I won't eat while Zimbabwe starves

02/23/2009 05:12 am ET | Updated May 25, 2011

I truly believe that given the current situation in Zimbabwe, silence, or a lack of action is equivalent to complicity.

On Tuesday night, the latest round of talks between the MDC and ZANU-PF broke down.

On Wednesday morning, I chose to have my last meal for 21 days. And until February 11th, I will only drink water.

Towards the end of last year, we started hearing rumours of abductions and 'disappearances' of human rights activists and MDC supporters. The media reported increasing political repression. For me, it was also about the men and women who had bravely battled for their basic freedoms -- and their families -- who, despite great danger to themselves, were fighting for their rights and human dignity.

I travelled to Zimbabwe in December, with a colleague from CIVICUS and a young volunteer cameraman, with a hidden video camera, to document the reality of the humanitarian situation there, and to speak to those who had gone into hiding. You can see some of our footage here.

Zimbabwe, once the breadbasket of Southern Africa, is now regarded by the world as a basketcase. On Christmas Eve, while across the border in South Africa many enjoyed a festive feast, we interviewed Zibusiso, a 10-year-old boy who had had nothing to eat and only water for 11 days. He told me, "Our country needs to be free -- free as a bird -- here we are not free. We do not get food to eat."

I am fasting in solidarity with the people of Zimbabwe, who are being forced to fast involuntarily.

In Zimbabwe, we saw a people and a country ravaged by want, destitution, fear and terror. We do not wish to battle this cruel and apathetic regime with guns or weapons, but we will oppose them with our bodies and our consciences through fasting. We want the Zimbabwean people to know that we united our resolve to oppose the brutality they suffer with every bit of our beings.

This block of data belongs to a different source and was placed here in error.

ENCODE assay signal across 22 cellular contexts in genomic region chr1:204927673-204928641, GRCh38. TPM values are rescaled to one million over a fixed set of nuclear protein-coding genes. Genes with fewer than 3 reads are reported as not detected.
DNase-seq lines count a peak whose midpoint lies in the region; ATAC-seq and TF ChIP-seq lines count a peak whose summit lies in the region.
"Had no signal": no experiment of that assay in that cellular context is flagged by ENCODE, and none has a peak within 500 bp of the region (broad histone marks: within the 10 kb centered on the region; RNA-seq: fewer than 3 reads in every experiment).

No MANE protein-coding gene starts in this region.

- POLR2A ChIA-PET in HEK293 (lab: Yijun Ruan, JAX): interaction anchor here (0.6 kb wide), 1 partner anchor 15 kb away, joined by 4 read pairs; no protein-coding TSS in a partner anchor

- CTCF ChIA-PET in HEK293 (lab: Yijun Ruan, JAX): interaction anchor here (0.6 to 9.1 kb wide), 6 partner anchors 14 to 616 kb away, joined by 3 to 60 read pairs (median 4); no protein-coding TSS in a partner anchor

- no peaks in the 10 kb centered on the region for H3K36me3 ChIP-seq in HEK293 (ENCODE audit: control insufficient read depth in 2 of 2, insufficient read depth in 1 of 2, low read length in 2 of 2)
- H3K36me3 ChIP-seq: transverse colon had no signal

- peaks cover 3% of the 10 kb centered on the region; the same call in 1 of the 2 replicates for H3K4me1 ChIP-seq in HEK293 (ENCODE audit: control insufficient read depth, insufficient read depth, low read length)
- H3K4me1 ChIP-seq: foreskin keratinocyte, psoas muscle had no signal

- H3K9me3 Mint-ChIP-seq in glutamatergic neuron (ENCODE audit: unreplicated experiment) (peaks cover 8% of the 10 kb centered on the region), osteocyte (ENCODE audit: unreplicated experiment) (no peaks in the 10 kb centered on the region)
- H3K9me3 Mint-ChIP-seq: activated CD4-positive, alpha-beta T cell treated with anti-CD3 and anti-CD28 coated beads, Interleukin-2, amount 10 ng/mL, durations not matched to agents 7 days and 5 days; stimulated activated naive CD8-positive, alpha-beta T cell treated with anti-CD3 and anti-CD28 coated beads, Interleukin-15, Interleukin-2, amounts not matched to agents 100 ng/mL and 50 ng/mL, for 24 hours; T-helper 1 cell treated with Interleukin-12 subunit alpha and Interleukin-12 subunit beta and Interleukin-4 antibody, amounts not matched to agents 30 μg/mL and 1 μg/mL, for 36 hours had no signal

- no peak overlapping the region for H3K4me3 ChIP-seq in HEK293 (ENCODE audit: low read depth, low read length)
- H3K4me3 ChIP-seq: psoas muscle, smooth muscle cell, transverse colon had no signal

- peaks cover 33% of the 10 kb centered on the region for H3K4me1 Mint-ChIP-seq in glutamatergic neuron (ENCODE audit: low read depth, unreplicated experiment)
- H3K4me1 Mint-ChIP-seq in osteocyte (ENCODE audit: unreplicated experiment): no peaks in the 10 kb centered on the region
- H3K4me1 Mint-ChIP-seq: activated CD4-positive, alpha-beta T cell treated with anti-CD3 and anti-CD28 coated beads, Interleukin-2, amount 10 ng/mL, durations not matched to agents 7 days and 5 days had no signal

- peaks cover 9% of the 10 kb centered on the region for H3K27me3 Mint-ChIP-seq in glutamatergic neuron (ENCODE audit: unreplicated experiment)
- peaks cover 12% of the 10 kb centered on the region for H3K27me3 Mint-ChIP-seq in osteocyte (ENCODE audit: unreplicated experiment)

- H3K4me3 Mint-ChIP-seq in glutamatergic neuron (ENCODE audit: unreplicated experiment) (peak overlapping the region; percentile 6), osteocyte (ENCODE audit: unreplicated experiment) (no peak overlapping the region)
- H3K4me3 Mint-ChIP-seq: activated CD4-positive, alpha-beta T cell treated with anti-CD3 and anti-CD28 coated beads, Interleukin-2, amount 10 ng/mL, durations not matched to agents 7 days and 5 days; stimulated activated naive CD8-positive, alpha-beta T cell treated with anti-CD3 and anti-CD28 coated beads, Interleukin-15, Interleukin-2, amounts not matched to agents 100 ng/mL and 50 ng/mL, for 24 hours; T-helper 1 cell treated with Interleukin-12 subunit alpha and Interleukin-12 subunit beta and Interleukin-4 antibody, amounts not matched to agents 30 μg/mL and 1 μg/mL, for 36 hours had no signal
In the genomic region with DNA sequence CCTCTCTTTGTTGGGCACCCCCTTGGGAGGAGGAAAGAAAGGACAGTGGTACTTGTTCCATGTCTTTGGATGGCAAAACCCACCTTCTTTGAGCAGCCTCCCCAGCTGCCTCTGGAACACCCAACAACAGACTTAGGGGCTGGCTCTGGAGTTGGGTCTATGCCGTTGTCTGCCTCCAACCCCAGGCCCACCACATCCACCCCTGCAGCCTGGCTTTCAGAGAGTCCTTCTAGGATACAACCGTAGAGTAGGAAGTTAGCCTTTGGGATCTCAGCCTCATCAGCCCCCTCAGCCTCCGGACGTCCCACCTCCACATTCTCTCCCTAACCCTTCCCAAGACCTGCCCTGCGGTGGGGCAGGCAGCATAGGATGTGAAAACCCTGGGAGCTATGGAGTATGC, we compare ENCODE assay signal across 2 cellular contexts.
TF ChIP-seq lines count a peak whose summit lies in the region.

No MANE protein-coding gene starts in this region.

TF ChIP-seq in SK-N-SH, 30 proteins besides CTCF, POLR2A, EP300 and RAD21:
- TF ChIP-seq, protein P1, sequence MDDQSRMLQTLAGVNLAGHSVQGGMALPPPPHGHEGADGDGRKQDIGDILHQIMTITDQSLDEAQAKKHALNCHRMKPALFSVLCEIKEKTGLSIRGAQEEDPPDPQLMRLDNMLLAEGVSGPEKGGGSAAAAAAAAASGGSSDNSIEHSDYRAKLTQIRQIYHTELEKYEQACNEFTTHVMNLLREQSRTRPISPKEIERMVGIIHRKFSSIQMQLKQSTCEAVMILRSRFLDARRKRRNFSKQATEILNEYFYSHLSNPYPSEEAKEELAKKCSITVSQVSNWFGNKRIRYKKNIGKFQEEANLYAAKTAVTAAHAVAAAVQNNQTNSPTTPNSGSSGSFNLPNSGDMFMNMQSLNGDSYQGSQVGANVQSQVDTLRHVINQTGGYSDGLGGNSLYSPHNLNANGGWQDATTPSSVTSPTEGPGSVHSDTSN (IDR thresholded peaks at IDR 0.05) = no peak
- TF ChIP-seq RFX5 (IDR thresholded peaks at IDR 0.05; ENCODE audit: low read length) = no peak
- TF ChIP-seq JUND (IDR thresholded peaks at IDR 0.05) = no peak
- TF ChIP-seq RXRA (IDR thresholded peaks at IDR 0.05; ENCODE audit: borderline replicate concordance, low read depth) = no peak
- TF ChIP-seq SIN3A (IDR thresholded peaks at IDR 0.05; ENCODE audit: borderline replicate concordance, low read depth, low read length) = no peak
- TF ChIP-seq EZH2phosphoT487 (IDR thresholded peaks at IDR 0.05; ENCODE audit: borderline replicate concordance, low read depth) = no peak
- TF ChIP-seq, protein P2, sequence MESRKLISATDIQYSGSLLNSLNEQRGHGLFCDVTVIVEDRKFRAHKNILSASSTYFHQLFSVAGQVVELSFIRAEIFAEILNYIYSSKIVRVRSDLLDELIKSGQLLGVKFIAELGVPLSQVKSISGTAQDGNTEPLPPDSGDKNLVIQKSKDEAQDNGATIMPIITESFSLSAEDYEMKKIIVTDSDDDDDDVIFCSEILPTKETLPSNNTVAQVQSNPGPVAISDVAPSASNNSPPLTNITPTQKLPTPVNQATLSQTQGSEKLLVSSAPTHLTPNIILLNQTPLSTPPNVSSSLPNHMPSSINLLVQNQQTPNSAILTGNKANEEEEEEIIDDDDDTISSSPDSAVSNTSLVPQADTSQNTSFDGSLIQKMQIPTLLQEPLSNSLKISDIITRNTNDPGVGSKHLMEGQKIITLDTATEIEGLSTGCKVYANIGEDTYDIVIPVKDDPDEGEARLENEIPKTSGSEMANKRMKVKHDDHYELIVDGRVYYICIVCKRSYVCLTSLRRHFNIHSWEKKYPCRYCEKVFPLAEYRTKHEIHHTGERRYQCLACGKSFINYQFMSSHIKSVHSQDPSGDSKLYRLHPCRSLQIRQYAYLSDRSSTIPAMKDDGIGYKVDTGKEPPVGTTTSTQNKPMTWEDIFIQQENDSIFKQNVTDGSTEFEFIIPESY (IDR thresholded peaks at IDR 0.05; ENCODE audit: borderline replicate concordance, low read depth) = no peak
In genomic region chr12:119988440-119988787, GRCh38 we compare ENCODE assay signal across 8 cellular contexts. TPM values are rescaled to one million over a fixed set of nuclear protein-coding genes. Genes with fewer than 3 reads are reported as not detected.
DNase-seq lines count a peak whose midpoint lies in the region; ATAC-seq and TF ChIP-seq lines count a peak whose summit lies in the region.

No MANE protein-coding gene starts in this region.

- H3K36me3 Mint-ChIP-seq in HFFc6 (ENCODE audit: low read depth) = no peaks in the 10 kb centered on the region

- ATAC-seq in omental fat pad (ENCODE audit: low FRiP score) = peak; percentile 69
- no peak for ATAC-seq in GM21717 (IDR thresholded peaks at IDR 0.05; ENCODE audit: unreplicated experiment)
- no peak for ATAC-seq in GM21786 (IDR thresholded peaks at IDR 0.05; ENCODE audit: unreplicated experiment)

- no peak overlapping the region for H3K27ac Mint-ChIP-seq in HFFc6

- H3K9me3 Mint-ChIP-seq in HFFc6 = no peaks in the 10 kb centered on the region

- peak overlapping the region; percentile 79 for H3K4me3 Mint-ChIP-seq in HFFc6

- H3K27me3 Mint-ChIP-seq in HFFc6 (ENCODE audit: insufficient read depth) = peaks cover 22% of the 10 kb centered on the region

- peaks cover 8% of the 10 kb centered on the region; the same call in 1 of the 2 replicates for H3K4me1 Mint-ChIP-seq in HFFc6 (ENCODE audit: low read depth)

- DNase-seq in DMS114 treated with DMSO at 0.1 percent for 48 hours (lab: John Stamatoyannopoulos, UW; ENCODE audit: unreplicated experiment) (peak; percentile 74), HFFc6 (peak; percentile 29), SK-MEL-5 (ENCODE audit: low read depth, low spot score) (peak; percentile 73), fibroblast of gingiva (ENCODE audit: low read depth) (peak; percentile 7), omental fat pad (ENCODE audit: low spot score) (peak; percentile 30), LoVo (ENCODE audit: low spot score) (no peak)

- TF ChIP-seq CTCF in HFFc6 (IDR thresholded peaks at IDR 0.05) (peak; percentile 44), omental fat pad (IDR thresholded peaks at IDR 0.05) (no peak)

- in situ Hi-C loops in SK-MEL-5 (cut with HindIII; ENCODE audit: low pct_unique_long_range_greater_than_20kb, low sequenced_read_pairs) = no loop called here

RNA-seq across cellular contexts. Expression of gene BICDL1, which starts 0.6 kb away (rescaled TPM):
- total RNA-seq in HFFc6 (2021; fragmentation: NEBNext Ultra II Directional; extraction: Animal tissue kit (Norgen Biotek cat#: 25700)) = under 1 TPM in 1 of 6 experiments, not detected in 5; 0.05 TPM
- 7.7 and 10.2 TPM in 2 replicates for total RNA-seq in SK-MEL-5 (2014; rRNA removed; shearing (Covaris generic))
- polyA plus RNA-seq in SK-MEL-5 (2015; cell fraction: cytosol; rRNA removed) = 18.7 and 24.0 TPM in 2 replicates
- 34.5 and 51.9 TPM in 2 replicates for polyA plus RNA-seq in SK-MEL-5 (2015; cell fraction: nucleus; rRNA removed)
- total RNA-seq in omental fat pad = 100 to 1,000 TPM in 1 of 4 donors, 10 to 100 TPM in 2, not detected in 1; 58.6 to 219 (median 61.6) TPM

Why am I fasting?

Now is the time for action, not words.

On Monday, SADC will meet in an Extraordinary Session to discuss the deteriorating situation in Zimbabwe. I will be outside the meeting, with fellow Africans who are outraged at SADC's approach to the crisis, demanding more decisive action.

African leaders must understand that their approach of quiet diplomacy is actually propping up Mugabe's regime.

The political agreement between ZANU PF and the two MDC factions must be respected. SADC countries must publicly speak out against breaches of the agreement and condemn the ongoing political violence in the strongest terms.

The humanitarian crisis in Zimbabwe must be recognised as a complex emergency. What I saw in December was passive genocide through mass starvation. Food must be disbursed equitably and in a transparent manner. Aid agencies must be given all the access they need to restore the failing health system and address the cholera and AIDS epidemic.

The recent campaign of abductions, torture and other sinister forms of intimidation against civil society and political activists must be immediately halted. A SADC oversight body must be put in place to receive and address complaints of abuses by security agencies. Trials of civil society and political activists must be monitored by international, objective observers from the African Union and SADC. The freedoms of expression, association and assembly must be restored.

SADC countries must provide humanitarian assistance to all Zimbabweans, including those leaving the country because of the political and economic crisis. They must adopt mechanisms to allow Zimbabweans to live in their countries legally until a lasting resolution to the political and humanitarian crisis is reached.

I was asked by journalists in the days leading up to Wednesday what I would eat for my last meal. In reality, it was difficult to find much of an appetite during that week - having returned from the reality of starvation just across the border.

The fast - and the reasons why I am doing it - are all part of the Save Zimbabwe Now! campaign. The initiative aims to support the efforts and activities of a myriad of organisations and individuals that have acted in solidarity with Zimbabweans over the years.

Today is Day 3. While I am beginning to feel a little more anxious - and a little peckish - and my physical energy is beginning to diminish, I am still cautiously optimistic that a change will come. I will continue to share my thoughts here with you, as the days pass.

The fast will not end after 21 days. Nomboniso Gasa, the chairperson of the South African Commission on Gender Equality will take up the fast from February 11th. She too will go for 21 days with only water, and on March 4th, another individual will take the baton in our relay fast.

But this campaign is not just about a few relatively well-known personalities fasting for lengthy periods of time. It is about calling every individual to civic action. We are asking people to go to www.savezimbabwenow.com, and to show their solidarity. Other actions will follow - and every individual will be counted.